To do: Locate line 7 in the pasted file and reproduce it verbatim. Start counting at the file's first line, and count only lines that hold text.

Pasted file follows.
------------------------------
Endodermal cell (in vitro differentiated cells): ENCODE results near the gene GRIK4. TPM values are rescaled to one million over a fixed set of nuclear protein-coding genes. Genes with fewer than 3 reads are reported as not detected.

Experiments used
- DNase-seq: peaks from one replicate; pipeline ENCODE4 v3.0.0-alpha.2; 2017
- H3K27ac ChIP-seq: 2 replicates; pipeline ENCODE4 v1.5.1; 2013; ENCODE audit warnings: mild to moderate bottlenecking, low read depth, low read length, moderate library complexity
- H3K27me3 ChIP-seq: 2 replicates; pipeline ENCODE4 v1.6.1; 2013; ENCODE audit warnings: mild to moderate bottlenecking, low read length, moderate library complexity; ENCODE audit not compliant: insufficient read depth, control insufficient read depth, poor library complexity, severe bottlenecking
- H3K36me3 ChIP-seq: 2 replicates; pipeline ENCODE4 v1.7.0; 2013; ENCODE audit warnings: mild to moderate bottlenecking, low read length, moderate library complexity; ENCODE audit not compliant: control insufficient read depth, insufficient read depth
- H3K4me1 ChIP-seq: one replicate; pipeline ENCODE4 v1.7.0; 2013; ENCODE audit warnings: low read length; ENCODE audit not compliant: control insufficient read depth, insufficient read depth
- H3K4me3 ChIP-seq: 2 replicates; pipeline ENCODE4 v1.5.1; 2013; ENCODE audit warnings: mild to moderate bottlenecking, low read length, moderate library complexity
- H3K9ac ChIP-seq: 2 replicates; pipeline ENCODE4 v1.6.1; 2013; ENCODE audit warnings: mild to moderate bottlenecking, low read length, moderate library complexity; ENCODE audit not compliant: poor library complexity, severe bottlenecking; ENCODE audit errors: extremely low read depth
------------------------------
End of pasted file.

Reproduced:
- H3K4me1 ChIP-seq: one replicate; pipeline ENCODE4 v1.7.0; 2013; ENCODE audit warnings: low read length; ENCODE audit not compliant: control insufficient read depth, insufficient read depth